Why Do Dogs Bury Bones? Should You Get Worried?
Dogs often show various behaviors that might surprise us. One of the things we associate with dogs is burying bones. But why do dogs bury bones? Many dog owners want to know the answer to that question, and we are among them. We were pretty certain it had something to do with their wild roots, but we weren’t entirely sure what. That’s why we decided to dig a bit deeper and learn the truth. Here’s why dogs bury bones.
Before we go into the behavior of the domesticated canines, we need to take a look at the past. Dogs come from wild animals that primarily relied on hunting and scavenging to get food. Food is not always waiting for them in the wild, and they have to go through a lengthy process to acquire it. They first had to detect it, then hunt it, and consume it before larger predators like bears, lions, or hyenas caught a scent.
There are a couple of reasons wild canids bury their food. The first one is to preserve it for later. Wild dogs live in packs, and when they catch something like a deer, they can’t eat everything in one “sitting.” However, since food is scarce, they wanted to make sure they get another meal in the near future. They used to bury the remaining carcasses to preserve them for future meals. They did the same with bones, which might be a trait that still remains with modern-day dogs.
The second reason wild canids bury food is to protect it from other predators. They are usually not the only predator in the area. There are rival packs, bears, lions, jackals, birds of prey, and all sorts of competition that would be more than happy to steal some of their food. If they managed to bury the carcass pretty fast, they would mark the fresh meat’s scent. That means other predators couldn’t find it, and their next meal would be safe.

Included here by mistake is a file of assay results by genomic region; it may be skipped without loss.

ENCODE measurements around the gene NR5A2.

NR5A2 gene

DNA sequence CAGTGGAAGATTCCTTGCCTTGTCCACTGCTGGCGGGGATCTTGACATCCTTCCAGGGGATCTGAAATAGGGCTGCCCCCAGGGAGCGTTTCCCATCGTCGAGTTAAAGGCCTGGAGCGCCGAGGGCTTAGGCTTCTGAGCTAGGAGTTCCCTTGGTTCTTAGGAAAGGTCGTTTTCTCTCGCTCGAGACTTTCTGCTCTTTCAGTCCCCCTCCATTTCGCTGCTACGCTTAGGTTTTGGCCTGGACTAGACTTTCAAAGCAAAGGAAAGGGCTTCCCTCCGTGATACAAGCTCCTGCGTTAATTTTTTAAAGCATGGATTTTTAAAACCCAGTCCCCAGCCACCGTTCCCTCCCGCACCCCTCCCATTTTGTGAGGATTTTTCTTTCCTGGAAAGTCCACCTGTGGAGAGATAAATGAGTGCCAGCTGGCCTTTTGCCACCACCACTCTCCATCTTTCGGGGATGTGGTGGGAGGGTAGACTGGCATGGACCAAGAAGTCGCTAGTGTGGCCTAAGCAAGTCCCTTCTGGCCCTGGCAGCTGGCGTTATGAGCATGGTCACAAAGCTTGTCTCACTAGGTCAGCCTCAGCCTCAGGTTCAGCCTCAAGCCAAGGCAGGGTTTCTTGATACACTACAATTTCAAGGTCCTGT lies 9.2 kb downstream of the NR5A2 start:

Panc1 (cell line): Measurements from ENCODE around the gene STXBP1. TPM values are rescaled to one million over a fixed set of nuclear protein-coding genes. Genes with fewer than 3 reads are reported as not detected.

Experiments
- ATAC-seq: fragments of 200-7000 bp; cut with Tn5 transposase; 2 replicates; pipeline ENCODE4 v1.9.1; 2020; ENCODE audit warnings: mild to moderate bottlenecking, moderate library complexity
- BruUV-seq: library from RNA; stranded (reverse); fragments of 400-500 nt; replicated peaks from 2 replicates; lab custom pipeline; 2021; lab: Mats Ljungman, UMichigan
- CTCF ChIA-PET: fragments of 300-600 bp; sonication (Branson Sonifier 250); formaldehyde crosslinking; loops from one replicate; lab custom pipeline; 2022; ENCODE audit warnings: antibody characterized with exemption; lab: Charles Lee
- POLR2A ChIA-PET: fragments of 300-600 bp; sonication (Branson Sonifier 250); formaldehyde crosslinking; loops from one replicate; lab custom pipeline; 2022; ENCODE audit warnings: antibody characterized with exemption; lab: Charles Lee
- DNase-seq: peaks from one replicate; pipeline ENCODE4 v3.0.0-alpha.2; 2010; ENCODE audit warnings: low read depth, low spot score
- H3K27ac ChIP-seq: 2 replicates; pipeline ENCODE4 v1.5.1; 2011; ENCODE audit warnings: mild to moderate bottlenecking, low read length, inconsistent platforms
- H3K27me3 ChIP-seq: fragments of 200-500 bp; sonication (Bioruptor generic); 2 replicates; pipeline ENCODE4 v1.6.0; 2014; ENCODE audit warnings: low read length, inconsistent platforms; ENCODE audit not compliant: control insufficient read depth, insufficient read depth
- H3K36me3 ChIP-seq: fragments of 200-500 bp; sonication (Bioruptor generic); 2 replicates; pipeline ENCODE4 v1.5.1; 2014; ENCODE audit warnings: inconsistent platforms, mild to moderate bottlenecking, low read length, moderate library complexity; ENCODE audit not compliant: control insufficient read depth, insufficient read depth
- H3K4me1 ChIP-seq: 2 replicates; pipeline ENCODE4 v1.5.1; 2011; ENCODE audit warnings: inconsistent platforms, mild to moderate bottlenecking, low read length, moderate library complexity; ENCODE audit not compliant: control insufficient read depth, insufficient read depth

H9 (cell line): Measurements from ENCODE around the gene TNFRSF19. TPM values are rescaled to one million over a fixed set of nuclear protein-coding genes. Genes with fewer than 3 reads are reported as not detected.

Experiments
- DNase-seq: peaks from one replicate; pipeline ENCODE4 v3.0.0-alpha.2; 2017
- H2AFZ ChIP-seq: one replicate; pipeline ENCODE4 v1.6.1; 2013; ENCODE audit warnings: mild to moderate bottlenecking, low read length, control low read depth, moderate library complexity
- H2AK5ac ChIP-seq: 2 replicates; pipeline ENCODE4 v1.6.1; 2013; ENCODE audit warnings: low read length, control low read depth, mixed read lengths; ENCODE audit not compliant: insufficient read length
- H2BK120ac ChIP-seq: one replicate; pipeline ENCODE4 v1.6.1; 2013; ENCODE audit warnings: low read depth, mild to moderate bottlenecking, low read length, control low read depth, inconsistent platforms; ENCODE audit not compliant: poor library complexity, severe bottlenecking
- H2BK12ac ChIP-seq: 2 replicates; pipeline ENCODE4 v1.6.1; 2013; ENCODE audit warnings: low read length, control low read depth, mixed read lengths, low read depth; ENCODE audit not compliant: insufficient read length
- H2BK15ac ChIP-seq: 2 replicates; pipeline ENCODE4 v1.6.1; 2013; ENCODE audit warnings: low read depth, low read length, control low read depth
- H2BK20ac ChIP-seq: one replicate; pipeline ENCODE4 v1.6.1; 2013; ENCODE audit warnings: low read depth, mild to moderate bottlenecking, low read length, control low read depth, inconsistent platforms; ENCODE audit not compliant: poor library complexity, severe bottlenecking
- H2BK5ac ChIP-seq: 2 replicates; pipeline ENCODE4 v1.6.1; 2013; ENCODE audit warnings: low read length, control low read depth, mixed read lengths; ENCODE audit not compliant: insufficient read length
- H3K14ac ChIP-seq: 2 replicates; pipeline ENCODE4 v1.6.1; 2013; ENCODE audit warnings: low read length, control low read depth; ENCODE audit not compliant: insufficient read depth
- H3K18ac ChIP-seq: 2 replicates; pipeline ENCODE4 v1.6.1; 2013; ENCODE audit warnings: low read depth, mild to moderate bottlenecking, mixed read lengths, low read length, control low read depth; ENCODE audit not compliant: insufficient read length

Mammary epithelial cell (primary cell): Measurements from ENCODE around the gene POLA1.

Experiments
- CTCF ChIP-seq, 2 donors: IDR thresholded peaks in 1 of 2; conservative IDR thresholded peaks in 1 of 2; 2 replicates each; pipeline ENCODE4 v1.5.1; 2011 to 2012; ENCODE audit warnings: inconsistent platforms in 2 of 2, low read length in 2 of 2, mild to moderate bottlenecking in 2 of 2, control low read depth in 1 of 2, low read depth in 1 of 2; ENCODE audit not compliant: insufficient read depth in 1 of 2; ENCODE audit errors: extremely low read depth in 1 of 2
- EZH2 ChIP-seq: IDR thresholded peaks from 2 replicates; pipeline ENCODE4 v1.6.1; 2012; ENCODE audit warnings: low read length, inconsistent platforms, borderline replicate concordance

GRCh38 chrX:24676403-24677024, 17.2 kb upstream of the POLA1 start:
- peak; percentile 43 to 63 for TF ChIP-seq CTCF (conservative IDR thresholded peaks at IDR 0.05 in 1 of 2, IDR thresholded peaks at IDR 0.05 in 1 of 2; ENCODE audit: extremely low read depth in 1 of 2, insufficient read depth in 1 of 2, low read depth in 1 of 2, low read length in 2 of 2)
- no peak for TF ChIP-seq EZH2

The third reason wild dogs buried their food is pretty surprising. However, the soil the meat was buried in kind of “marinated” it. In the dog’s eyes, that made the meat tastier. It included various flavors, and the meat actually absorbed some of the minerals from the ground. All in all, it was a healthy and practical thing to do in the wild.
It is true modern dogs don’t have to worry about their next meal. In fact, they get regular meals day after day. Some dogs even have full dog bowls all the time, which means food is always available. However, some modern dogs still bury their bones in the garden. Well, the truth is that dogs still consider food treasure. It is not uncommon for dogs to take a bit of their kibble and hide it in rooms and corners across the home. This behavior can be pretty irritating for owners. Still, it is something that can be expected and is considered pretty normal for dogs.
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Bones are often not the only thing dogs bury. They can bury different things they consider valuable. This is typical dog behavior. They might take toys or treats and hide them away from the rest of the family. If the dog lives strictly inside and doesn’t have a yard to dig up, they might not literally “dig” and “bury” things, but the core behavior might remain. It is not uncommon for dog owners to find doggy hiding spots underneath the couch or under their bed. Dogs can be considered hoarders. It is their instinct to keep valuable things safe. They want to make sure they’ll enjoy those things later.
In most cases, burying “treasures” like food or toys is not a reason for dog owners to worry. It is completely normal dog behavior. They are just following their instincts that tell them to bury things they consider valuable for later. It can be something edible, like food or bones, or it can be something like their favorite toy. In any case, most “burying” cases are nothing to worry about.
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However, some dogs start compulsively digging. In most extreme cases, dogs will dig until their paws become bloody. They will dig so intensely their paw pads get damaged. They can even get exposed to different chemicals and fertilizers in the soil, and they need veterinary intervention. These problems will usually require behavior management. Dogs will need training under supervision, and a dog behaviorist or a professional trainer can help your dog get over it.
World Dog Finder team